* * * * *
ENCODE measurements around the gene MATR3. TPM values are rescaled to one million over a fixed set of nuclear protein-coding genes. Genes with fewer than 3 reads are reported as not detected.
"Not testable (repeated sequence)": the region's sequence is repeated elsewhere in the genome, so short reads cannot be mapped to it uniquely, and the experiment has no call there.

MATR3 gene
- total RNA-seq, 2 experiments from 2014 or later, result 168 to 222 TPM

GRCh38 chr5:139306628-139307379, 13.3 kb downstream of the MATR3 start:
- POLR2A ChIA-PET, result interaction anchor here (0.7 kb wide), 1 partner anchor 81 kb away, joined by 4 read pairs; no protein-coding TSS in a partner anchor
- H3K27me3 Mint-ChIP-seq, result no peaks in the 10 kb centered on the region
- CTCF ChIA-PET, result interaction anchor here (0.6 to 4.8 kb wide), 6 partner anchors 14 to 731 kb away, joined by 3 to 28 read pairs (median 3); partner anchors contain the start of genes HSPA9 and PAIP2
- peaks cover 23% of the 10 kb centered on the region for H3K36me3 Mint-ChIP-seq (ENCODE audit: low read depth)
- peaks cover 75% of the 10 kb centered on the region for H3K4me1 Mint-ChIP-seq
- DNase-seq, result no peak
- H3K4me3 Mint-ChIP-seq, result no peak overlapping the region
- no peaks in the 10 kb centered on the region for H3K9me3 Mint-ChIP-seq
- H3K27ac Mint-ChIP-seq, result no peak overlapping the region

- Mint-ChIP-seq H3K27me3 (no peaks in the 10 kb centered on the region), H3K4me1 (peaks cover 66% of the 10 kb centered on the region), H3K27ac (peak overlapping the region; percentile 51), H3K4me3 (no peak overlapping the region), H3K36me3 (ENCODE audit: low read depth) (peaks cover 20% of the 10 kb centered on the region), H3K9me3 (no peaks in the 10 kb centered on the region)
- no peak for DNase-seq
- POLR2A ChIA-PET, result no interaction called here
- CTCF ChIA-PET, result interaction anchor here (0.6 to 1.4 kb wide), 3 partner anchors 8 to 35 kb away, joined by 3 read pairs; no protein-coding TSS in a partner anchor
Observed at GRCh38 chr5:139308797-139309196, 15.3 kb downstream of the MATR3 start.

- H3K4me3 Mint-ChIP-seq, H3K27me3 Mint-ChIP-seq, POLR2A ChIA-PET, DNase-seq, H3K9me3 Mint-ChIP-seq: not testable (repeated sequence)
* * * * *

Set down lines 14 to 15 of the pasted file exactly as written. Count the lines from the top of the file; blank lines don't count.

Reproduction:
- H3K27ac Mint-ChIP-seq, result no peak overlapping the region

- Mint-ChIP-seq H3K27me3 (no peaks in the 10 kb centered on the region), H3K4me1 (peaks cover 66% of the 10 kb centered on the region), H3K27ac (peak overlapping the region; percentile 51), H3K4me3 (no peak overlapping the region), H3K36me3 (ENCODE audit: low read depth) (peaks cover 20% of the 10 kb centered on the region), H3K9me3 (no peaks in the 10 kb centered on the region)